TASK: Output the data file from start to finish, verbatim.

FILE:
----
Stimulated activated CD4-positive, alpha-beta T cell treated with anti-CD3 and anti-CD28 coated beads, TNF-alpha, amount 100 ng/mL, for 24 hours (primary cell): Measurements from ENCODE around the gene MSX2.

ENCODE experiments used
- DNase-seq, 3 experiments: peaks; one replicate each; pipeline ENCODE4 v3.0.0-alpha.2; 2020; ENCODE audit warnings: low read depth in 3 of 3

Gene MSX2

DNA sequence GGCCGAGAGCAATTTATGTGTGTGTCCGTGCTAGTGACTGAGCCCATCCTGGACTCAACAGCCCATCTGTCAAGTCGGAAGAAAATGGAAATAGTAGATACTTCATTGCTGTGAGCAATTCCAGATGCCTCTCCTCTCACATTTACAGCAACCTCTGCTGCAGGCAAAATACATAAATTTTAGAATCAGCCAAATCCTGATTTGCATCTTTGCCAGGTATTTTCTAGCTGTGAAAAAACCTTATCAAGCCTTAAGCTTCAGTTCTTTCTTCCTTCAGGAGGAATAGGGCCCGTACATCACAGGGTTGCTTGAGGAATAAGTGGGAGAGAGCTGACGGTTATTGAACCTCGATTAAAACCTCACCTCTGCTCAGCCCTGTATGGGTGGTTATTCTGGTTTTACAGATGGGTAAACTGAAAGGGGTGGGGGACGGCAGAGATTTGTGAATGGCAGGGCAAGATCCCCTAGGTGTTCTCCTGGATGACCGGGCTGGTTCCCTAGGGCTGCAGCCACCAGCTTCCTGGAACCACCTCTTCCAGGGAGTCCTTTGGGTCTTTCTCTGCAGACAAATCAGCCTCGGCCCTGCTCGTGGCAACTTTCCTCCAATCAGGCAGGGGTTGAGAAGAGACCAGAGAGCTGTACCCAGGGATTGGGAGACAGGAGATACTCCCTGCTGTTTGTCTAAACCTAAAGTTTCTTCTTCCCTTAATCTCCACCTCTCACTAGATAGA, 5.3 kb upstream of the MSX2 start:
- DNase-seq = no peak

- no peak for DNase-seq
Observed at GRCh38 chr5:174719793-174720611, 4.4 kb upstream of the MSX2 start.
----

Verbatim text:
Stimulated activated CD4-positive, alpha-beta T cell treated with anti-CD3 and anti-CD28 coated beads, TNF-alpha, amount 100 ng/mL, for 24 hours (primary cell): Measurements from ENCODE around the gene MSX2.

ENCODE experiments used
- DNase-seq, 3 experiments: peaks; one replicate each; pipeline ENCODE4 v3.0.0-alpha.2; 2020; ENCODE audit warnings: low read depth in 3 of 3

Gene MSX2

DNA sequence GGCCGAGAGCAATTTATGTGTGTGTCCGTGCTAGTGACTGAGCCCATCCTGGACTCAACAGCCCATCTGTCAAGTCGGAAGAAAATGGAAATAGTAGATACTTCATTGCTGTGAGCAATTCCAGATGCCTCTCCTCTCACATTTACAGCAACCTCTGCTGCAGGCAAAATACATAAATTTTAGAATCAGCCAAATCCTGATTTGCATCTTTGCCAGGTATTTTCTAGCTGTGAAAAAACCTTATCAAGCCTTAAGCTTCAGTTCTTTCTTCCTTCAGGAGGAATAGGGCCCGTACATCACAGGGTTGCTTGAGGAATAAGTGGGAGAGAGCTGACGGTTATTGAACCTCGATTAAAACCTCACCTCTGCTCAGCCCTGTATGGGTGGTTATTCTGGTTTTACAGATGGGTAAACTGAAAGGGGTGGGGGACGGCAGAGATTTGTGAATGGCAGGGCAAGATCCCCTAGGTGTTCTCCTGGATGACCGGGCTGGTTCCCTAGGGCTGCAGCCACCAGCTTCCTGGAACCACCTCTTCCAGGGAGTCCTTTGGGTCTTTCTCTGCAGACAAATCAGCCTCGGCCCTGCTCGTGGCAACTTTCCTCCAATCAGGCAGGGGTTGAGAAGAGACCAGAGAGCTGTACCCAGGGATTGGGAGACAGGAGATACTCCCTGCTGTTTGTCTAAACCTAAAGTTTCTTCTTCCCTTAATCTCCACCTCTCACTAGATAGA, 5.3 kb upstream of the MSX2 start:
- DNase-seq = no peak

- no peak for DNase-seq
Observed at GRCh38 chr5:174719793-174720611, 4.4 kb upstream of the MSX2 start.